Furthermore, the targeting of foreign and domestic journalists will make it more difficult for the international community to decide whether and how to intervene. As attacks against journalists increase, the flow of critical information outside of the conflict zone is bound to get thinner and thinner. And with less information on both state and insurgent behavior, the international community and potential interveners will be faced with far greater uncertainty as to how they should to act.
Finally, reports of violent competition between insurgent factions appear to be more serious than previously thought. (Scholarship on the effects of multi-factionalism and insurgent fragmentation is gaining a tremendous amount of attention in the field. Bakke, Cunningham, and Seymour currently have an excellent article on the subject in PoP). Beyond the organizational issues that plague the loosely organized FSA, the growth of factions outside the fold of the FSA is forcing the opposition to compete both against Assad and its fellow insurgents. Perhaps a defining characteristic of the Algerian civil war was the extent to which inter-factional competition between the GIA, AIS, MIA, etc., contributed to the number of dead and wounded during the decade-long conflict. With reports of hardening divisions between the mostly secular FSA and Islamist elements, we may begin to see more widespread violence amongst insurgent groups and more complex dynamics of competition between specific factions.
There seems to be some confusion, however, whether the disorganization and fragmentation of the opposition movement can have positive effects. A recent blog-post in ForeignPolicy.com by Elizabeth O’Bagy argues that the movement’s characteristic fragmentation is what makes it so resilient – which should bode well for its supporters. Apparently, the Syrian opposition is employing what one could call the “Hamas Model” of the 1990s and 2000s: a strong and stable external leadership, with a vulnerable yet highly fluid internal leadership. But what O’Bagy views as “good” for the durability of the opposition movement in general, may only exacerbate the “bad” that comes from factional competition. High degrees of factional resiliency will only ensure that groups remain divided as each believes it can achieve its specific goals independently. In such a scenario we are bound to see deeper factional in-fighting and its toll on the Syrian public.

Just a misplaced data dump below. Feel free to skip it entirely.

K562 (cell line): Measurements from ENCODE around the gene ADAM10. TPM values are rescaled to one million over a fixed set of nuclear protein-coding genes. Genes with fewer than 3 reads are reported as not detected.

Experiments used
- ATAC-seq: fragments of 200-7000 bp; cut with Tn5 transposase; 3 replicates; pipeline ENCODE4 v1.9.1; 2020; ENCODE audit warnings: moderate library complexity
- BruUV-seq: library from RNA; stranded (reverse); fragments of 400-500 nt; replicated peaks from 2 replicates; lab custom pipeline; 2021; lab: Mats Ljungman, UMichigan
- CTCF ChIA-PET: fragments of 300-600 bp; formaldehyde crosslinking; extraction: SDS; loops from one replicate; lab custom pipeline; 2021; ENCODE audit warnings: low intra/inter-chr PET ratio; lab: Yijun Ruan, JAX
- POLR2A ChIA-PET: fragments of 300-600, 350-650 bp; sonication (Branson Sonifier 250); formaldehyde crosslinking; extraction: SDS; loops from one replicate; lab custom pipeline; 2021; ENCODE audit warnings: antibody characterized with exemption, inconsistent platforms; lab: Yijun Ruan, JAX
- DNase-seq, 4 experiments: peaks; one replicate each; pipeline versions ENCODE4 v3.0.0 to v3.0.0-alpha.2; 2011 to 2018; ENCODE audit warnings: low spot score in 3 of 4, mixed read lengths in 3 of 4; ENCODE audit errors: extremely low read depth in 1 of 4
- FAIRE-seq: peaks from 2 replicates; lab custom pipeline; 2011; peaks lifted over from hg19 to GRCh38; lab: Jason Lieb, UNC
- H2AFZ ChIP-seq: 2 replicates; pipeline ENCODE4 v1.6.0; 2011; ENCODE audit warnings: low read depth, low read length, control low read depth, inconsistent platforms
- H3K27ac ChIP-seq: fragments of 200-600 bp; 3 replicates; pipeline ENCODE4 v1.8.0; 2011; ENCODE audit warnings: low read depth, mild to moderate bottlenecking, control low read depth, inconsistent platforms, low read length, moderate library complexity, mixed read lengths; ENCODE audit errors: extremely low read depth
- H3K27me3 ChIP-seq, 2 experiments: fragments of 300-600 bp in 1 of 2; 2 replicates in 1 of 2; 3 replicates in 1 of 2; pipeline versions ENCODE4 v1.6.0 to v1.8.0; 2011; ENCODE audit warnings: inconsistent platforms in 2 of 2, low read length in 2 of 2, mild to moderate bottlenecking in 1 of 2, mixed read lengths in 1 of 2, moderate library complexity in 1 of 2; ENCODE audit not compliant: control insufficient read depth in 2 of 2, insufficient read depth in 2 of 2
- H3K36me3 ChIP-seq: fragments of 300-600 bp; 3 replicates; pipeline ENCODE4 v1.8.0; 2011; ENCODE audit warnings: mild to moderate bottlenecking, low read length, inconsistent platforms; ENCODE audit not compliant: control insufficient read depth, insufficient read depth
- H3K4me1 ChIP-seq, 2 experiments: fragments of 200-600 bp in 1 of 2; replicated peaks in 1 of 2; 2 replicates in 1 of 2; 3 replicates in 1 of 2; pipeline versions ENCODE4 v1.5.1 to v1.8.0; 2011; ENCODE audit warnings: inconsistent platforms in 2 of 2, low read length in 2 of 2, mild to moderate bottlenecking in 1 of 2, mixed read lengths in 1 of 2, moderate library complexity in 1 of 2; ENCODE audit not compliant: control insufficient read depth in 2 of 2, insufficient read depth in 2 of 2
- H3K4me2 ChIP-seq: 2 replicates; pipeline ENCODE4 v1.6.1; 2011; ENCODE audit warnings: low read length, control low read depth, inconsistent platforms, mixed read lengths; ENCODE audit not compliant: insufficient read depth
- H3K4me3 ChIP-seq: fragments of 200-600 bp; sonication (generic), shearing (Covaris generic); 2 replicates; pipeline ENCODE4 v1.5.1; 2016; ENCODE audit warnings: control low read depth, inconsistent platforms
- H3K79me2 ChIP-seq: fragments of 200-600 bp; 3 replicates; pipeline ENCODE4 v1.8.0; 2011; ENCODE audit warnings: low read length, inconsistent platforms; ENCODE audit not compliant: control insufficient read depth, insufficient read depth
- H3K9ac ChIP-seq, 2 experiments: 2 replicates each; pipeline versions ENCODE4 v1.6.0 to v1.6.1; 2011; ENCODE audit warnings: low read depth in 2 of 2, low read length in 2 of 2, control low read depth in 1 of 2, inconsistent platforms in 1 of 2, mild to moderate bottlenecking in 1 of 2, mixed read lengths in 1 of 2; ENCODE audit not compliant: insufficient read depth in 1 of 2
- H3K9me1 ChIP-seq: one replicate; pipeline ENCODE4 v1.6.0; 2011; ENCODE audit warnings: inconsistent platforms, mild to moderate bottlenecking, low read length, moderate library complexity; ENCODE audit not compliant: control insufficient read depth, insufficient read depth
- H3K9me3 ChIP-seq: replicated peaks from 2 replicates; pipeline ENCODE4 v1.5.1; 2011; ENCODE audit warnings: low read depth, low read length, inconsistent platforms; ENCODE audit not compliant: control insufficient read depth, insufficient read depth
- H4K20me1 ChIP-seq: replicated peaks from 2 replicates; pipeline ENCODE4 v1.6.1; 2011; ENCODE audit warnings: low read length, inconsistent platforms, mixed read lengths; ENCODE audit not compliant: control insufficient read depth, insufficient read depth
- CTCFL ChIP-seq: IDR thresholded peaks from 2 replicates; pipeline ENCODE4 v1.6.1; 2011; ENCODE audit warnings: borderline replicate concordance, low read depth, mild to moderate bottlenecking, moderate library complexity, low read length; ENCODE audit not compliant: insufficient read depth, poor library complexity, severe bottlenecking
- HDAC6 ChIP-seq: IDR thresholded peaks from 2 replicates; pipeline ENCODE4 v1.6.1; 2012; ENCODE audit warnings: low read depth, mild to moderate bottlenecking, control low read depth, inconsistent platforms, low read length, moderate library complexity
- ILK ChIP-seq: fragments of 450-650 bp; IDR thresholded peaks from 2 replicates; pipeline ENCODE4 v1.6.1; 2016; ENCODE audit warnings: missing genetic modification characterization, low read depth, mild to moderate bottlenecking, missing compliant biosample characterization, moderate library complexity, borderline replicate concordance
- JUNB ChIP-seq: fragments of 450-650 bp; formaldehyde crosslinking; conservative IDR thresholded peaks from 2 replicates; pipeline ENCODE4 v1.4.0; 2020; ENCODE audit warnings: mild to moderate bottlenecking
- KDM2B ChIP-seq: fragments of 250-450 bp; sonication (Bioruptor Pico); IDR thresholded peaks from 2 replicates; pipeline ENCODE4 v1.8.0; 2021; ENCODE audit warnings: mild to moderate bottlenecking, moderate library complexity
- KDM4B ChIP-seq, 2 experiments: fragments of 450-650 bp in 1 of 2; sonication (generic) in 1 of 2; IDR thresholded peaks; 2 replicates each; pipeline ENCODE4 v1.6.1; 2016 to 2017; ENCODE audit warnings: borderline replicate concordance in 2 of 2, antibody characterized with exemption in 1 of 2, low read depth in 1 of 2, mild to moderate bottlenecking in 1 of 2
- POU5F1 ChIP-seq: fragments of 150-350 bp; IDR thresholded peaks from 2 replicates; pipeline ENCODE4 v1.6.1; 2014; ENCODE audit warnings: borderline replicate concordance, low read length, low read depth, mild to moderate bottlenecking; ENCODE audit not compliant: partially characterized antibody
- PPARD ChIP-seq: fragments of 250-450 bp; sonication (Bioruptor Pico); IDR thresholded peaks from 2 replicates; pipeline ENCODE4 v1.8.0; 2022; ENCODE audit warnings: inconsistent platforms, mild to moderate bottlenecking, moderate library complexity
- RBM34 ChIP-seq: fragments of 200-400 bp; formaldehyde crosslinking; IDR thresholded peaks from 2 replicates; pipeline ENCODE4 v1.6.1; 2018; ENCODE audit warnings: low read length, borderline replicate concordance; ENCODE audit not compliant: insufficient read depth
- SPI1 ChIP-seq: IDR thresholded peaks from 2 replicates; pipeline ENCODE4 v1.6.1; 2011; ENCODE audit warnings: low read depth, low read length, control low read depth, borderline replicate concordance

This is not to say that “all is lost in Syria,” or that the Syrian civil war will reach Algerian proportions. Though the level of violence in Syria is already at dizzying heights, opportunities still exist to reverse the three exacerbating trends discussed above. First, the international backers of the FSA – including the US, Saudi Arabia, and Turkey – should make aid contingent on the group’s respect for the rights of combatants and non-combatants. While the Assad regime would be less likely to reciprocate the opposition’s unilateral restraint, it is likely to slow the aggregate spiral of human rights violations, as well as help ensure that the Syrian opposition can maintain whatever support it already holds. Second, the international community should do all it can to ensure the safety and security of foreign and domestic journalists within Syria. At some point, those responsible for human rights violations (on both sides) should be held accountable and the international community should work to ensure that those individuals remain identifiable over the course of the conflict. Finally, it is always possible that the Syrian opposition can be unified. Still, should the opposition succeed, a serious effort should be made to ensure that the coalition does not backslide into inter-factional fighting as it has in Libya.